Saturday, March 26, 2005

Batam Weekend and Massage Ramblings

No, it's not what you think.

What were you thinking anyway?!

A quick glance and sniff at the coastal tides convinced us that watersports at Waterfront were indeed to be buried deep in the bowels of Batam history.

Batam has that ubiquitous look of developing countries: dusty sandy roads, skeletal remains of half-constructed buildings, kampung houses with TV antennae, garish new tiled buildings jostling with scruffy old rundowns, age-old slums at the feet of symbols of conspicious consumption, stray dogs sniffing around cab drivers in old caps hailing you as you walk down in street,"Teksi? Teksi?". We could have been in Phnom Penh, Ho Chi Minh City or Johor Bahru. (The Hawaiian shirts on the backs of Batam teksi drivers, however, are a local marker.)

Contributed to the economy by going for a massage at Tea Tree Spa; that which was voted "Best Indonesian Spa" by SpaAsia last year. Generally known to be of a ticklish nature, I almost relinquished the title of "Kicker of Masseurs". Think I might have actually liked the ambient music, the gliding and kneading and the soak in the jacuzzi after.

The history of massage is intriguing. First documented accounts of massage date back to 3,000BC in China. Japanese shiatsu is an offshoot of the Chinese art. Independently or not, massage was also part of Ayurvedic medicine 1,700BC India. A hop over a big pond, American Indians, those genetic cousins of the Chinese, used to rubdown their warriors, pregnant women and infants. Similarly, the ancient Greeks (and their cultural ape-ers, the Romans) took to massage in a big way, made easier no doubt by those togas and many times, the lack thereof.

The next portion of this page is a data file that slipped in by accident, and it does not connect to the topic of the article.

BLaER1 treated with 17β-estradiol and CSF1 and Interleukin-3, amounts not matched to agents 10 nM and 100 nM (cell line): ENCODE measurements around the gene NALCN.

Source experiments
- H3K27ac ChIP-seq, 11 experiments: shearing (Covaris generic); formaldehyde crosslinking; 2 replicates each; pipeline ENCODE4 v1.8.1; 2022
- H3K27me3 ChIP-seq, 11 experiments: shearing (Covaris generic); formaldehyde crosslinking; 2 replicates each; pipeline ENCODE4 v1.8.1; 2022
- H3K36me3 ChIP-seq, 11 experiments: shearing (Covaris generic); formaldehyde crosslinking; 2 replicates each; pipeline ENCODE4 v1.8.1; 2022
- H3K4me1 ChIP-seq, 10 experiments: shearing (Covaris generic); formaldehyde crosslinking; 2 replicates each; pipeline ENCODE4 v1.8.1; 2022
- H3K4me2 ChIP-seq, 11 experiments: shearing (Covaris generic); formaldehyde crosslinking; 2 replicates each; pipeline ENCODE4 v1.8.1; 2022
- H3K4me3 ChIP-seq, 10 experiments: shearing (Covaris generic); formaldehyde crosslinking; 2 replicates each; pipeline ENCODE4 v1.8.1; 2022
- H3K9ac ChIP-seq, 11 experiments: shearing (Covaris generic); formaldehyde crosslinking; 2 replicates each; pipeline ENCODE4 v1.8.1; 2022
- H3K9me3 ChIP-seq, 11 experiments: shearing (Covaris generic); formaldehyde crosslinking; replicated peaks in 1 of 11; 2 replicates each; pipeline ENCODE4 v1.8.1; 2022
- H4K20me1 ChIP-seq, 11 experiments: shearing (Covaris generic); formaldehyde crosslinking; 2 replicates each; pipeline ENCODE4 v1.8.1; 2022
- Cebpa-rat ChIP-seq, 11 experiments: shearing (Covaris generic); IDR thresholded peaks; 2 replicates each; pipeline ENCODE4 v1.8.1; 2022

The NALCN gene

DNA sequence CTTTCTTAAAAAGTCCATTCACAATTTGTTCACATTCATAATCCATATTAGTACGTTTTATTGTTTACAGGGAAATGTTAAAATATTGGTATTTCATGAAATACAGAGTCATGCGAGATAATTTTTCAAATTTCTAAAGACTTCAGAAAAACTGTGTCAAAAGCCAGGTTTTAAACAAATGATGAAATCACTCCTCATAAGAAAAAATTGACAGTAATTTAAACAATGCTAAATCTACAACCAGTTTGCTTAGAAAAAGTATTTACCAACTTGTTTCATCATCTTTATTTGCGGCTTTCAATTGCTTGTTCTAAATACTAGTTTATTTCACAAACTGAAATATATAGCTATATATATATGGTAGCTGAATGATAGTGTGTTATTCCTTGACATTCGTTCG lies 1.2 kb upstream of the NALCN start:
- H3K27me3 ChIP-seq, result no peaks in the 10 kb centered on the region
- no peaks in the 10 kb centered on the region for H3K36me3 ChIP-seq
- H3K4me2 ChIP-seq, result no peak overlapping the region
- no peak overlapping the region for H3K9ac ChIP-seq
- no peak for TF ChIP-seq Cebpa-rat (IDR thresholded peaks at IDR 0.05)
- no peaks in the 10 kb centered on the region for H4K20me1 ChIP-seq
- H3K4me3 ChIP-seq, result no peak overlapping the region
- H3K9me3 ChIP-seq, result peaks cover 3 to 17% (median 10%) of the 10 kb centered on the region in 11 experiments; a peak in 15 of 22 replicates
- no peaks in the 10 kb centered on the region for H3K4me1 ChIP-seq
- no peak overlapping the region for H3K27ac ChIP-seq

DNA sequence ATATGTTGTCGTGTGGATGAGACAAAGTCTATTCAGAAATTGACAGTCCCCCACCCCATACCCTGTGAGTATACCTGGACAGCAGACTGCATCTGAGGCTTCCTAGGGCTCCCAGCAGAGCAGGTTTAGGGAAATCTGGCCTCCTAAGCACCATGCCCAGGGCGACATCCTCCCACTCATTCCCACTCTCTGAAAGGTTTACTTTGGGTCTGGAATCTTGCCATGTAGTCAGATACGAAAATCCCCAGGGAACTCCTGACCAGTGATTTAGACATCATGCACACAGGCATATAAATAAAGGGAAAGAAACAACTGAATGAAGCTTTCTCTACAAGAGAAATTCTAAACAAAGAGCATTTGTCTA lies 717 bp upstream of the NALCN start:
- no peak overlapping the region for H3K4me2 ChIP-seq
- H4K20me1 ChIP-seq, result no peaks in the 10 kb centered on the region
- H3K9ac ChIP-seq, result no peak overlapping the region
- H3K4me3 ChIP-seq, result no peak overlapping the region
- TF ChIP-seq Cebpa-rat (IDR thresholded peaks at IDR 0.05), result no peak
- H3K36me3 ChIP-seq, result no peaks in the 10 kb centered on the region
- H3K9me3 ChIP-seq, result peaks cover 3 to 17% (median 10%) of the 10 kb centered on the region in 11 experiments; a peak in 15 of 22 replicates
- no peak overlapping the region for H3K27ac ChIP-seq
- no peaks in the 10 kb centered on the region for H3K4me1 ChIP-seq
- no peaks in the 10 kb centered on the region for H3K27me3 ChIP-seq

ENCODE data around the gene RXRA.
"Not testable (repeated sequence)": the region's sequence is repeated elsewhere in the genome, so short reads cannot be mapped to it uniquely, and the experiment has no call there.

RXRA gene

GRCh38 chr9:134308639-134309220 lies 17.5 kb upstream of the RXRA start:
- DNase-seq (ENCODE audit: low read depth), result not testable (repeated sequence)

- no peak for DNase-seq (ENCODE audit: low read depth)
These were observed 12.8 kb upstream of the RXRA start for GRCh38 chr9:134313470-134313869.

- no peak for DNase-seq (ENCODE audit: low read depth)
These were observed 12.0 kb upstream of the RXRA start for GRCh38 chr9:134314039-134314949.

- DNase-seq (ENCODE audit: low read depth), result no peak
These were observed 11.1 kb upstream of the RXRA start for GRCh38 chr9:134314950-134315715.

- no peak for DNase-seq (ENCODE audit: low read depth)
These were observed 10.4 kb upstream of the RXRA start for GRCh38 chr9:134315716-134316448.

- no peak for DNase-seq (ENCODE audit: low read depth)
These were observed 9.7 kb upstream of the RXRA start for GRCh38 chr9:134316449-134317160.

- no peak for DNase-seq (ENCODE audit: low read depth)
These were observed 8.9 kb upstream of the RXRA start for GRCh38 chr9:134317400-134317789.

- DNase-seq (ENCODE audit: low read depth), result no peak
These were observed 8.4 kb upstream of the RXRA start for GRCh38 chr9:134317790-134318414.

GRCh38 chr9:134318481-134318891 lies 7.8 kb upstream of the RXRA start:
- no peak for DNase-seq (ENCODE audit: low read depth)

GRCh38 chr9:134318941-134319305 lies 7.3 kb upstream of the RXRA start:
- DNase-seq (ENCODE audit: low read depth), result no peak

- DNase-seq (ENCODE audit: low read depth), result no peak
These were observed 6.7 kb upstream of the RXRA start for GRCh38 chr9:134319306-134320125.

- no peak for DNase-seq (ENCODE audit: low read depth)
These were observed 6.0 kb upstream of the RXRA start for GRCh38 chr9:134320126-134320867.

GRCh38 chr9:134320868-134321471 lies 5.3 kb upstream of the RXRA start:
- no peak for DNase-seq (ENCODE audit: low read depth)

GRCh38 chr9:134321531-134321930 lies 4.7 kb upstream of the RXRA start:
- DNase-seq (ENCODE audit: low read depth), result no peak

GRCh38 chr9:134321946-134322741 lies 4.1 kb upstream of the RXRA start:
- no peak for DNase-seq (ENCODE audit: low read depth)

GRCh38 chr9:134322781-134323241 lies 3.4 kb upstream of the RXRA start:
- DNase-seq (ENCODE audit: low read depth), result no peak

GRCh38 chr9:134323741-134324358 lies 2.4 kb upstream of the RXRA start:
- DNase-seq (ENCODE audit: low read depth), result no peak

In their attempt to beef up the credibility of this seemingly hedonistic practice, some massage manuals have suggested that the term "lay on hands" was used in the Bible to denote the practice of massage. That makes for really interesting reading: in the account of Joseph (of the Multi-coloured Coat fame), one brother would have actually said to the rest of the nasties,"Come, let's sell him to the Ishmaelites and not massage him; after all, he is our brother, our own flesh and blood." (Genesis 37:27). The instructions in Numbers would actually have meant "After the Levites massaged the heads of the bulls, use the one for a sin offering to the LORD and the other for a burnt offering, to make atonement for the Levites." (Numbers 8:12). In Mark 6:5, Jesus really massaged a few people and so healed them (what better testimony to the benefits of massage?). In the early church, the apostles and elders of churches didn't just wimpily place their hands on the person they were commissioning...they gave them a deep-body massage.

Right.

What utter hogwash. We all know of course that what really happened in a real Early Church commissioning was: once the potential commissionee walked into the commissioning room, Peter would gleefully yell "TAUPOK!" from his shadowy corner and the apostles and elders would pile their unwashed bodies on the unsuspecting victim.

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